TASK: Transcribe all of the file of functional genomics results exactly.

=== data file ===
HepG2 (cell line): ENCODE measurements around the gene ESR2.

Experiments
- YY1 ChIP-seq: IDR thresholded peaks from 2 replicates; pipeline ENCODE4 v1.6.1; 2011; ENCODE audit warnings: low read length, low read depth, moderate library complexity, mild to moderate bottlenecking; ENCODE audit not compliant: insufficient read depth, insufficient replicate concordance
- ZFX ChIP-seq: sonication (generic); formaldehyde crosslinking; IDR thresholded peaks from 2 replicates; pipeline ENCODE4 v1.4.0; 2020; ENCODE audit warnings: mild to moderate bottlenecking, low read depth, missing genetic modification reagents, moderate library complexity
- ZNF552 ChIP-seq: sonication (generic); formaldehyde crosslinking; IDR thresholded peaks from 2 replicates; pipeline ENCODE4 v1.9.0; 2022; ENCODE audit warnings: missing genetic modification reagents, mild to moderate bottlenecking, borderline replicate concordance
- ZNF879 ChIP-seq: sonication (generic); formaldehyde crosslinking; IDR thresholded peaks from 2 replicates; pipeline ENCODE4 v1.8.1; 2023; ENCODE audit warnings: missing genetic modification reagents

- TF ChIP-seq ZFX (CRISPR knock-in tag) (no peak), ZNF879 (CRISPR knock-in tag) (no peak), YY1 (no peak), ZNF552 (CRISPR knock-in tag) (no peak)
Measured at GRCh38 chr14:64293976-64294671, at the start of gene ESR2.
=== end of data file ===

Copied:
HepG2 (cell line): ENCODE measurements around the gene ESR2.

Experiments
- YY1 ChIP-seq: IDR thresholded peaks from 2 replicates; pipeline ENCODE4 v1.6.1; 2011; ENCODE audit warnings: low read length, low read depth, moderate library complexity, mild to moderate bottlenecking; ENCODE audit not compliant: insufficient read depth, insufficient replicate concordance
- ZFX ChIP-seq: sonication (generic); formaldehyde crosslinking; IDR thresholded peaks from 2 replicates; pipeline ENCODE4 v1.4.0; 2020; ENCODE audit warnings: mild to moderate bottlenecking, low read depth, missing genetic modification reagents, moderate library complexity
- ZNF552 ChIP-seq: sonication (generic); formaldehyde crosslinking; IDR thresholded peaks from 2 replicates; pipeline ENCODE4 v1.9.0; 2022; ENCODE audit warnings: missing genetic modification reagents, mild to moderate bottlenecking, borderline replicate concordance
- ZNF879 ChIP-seq: sonication (generic); formaldehyde crosslinking; IDR thresholded peaks from 2 replicates; pipeline ENCODE4 v1.8.1; 2023; ENCODE audit warnings: missing genetic modification reagents

- TF ChIP-seq ZFX (CRISPR knock-in tag) (no peak), ZNF879 (CRISPR knock-in tag) (no peak), YY1 (no peak), ZNF552 (CRISPR knock-in tag) (no peak)
Measured at GRCh38 chr14:64293976-64294671, at the start of gene ESR2.